Imperative cooking: Browsing
HAVING a morning free recently, Mrs Anderson went off to look round the dress shops. She returned with two new suits. Both were suits ideal for 'sitting on' things, the sort of suit a lady magistrate might wear to sit on the bench or, in Mrs A's case, to sit on a worthy committee. Both were much admired.
In the same week, the H-Bs came to din- ner and he brought as a little present a rather nice collection of the Hannay novels. After due thanks, someone asked in a mat- ter-of-fact tone which shop they had been found in. Days later, I mentioned to a friend the woodcock I had bought. The reaction was quite different: 'How do you do it? Where you find these things?' he asked, as if one had just discovered Ameri- ca. Now woodcock are very good, possibly the best game birds, and these had been excellent, plain roast in a little pork fat, very underdone, fairly high — just over two weeks — the guts left in, of course, and mashed with a little wine on warm, freshly baked bread. But that was not what he was talking about. 'My butcher never has anything like that. You always seem to find these things. I don't know how you do it.'
The answer is that cooks find woodcock the same way that Mrs A found her sitting- on suits and H-B the Hannay collection: by browsing. To be sure, we eat food every day and proper cooks shop every day to get what they need, to replace what they have run out of. But they also do a different sort of shopping. This shopping is not driven by the immediate needs of tonight's dinner. It's exploratory.
So, off you go. Drive into the country or a nearby town or simply walk to or from work via a street market. Motor off and investigate Pakistani or Indian shops. Find a local Chinese supermarket and wander round. Look through the telephone direc- tory to find Italian names against grocers. Watch out for butchers or fishmongers with game licences: go in, ask what they have.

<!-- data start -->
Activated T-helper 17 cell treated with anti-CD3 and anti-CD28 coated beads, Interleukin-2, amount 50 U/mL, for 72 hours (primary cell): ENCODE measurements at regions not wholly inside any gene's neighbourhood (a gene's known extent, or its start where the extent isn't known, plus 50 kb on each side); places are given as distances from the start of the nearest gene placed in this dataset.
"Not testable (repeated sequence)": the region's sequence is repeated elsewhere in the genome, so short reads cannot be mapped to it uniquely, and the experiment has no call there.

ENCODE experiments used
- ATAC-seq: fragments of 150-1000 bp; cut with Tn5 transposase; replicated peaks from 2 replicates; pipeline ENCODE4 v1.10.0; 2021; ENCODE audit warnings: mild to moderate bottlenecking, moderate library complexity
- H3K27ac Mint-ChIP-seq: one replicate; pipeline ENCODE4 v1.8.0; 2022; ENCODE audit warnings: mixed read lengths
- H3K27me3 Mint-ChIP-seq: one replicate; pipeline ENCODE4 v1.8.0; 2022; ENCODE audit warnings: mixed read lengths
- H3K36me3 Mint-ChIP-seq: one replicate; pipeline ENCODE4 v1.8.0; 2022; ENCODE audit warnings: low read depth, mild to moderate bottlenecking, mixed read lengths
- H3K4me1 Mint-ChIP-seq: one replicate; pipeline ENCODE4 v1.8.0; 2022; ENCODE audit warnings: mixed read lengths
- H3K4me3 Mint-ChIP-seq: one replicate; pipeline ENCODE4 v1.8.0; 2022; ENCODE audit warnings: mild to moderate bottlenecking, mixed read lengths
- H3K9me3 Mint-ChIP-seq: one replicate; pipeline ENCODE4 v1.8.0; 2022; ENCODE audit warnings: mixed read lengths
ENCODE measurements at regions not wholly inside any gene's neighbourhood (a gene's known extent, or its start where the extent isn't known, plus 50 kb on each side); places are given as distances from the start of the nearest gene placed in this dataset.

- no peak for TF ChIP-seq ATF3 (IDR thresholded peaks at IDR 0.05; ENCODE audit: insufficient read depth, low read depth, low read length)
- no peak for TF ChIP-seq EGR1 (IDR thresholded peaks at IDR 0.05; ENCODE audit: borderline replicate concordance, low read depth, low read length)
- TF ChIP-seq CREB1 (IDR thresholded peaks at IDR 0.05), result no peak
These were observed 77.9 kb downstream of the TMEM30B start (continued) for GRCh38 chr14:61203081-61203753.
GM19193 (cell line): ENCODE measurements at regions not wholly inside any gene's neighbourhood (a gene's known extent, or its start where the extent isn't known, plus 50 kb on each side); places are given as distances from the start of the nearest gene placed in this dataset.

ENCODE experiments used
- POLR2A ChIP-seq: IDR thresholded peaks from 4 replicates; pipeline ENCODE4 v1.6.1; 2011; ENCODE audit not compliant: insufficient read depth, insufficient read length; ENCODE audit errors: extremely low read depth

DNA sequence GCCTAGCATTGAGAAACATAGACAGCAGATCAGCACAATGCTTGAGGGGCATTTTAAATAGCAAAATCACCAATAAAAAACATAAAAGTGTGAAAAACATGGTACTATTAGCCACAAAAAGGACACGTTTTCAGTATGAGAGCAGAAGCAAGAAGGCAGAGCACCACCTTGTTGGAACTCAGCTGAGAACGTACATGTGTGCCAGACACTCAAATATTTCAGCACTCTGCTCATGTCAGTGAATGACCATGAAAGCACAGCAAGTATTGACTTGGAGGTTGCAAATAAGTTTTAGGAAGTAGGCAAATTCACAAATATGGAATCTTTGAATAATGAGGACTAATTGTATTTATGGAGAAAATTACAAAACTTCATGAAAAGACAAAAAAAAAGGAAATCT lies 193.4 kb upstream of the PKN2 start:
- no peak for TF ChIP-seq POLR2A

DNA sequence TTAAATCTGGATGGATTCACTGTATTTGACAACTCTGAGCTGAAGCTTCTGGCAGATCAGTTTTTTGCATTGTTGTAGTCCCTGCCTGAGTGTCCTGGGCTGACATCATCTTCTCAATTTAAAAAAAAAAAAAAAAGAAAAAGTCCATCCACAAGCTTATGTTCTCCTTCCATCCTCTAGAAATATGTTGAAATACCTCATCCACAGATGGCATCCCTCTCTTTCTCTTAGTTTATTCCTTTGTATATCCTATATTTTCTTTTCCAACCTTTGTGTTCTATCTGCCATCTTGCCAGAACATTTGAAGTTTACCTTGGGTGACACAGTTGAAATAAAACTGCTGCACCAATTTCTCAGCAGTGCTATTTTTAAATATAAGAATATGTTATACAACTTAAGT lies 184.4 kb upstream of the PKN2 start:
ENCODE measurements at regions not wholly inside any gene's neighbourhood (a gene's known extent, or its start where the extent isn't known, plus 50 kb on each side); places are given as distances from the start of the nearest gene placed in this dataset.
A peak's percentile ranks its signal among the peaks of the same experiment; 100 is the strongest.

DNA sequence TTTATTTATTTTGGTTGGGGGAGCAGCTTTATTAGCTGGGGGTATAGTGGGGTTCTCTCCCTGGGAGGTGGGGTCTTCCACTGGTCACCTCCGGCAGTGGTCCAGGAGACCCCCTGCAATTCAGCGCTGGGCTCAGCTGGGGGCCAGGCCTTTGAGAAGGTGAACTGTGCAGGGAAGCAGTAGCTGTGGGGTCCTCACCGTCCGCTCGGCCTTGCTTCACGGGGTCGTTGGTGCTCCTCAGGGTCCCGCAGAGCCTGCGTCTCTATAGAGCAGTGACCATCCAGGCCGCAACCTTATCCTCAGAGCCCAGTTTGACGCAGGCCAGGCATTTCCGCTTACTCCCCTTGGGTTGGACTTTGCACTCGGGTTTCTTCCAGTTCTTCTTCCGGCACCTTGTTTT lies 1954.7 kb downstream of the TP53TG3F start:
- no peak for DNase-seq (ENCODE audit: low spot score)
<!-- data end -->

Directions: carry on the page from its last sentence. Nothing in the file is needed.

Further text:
Window-shop but don't leave it at that. The Hannay was not in the window and neither were the sitting-on suits. Go in. No one's going to attack you. Wander about. Have ready a few questions about things which are not wildly unusual but far from standard. 'I was wondering, do you ever have any brill? I don't mean the very small ones, about 4 lb. Live scallops, how much are they now? Salsify, frisee, mutton, sweet- breads, unfrozen ox kidneys, pork back fat, goose eggs, unpasteurised cheese, tripe, old-fashioned Spanish onions, the ones that are really mild, Napoli salami, large Span- ish olives, small Provençal artichokes . . . ?' Sometimes you will come back with noth- ing, nothing in your shopping bag, that is.
So what? You are not driven by immediate need. Coming back with the two sitting-on suits was very unusual. More often, Mrs A returns empty-handed. 'Successful after- noon shopping, old thing?' Very."What did you buy?' Sternly, 'I didn't buy anything, but I saw lots of interesting things.'
You will come back with things in your head. You will now have a better idea who has what, at what price and in what condi- tion. You will have got away from the friend who said, 'My butcher never has ... ' because you will now have lots of reserve possible butchers, fishmongers and green- grocers. Would you buy all your suits or books from the same store?
Browsing also reminds you of food and dishes you had forgotten: it's much better than leafing through a cookery book. And for anyone who enjoys food it's a very pleasant way to spend a couple of hours just popping into butchers, fishmongers, greengrocers or markets chatting to the tradesmen and looking at things: a glisten- ing pig's liver on a hook, a basket of crabs in straw or a pile of black, sticky field mushrooms.
More often you do come back with something. I came across a brill the other day. Last Saturday I stumbled into some fresh horseradish. Both were all the better for being a surprise. Both meant hurriedly rearranging the menu on getting home, stopping off and getting some parsley for parsley sauce with the brill and a rib of beef to accompany the horseradish, then rejig- ging the other courses. Nothing more fun than a spot of rush in the kitchen.
As I wander round the shops I see peo- ple, their faces glued to the windows of dress shops, shoe shops and estate agents. Hardly anyone spares a glance for the glis- tening longshore herrings in the fishmon- ger or so much as pauses in front of the mallard next door. Now you know why their cooking is so bad.
'Just keep going round and round at the lights.'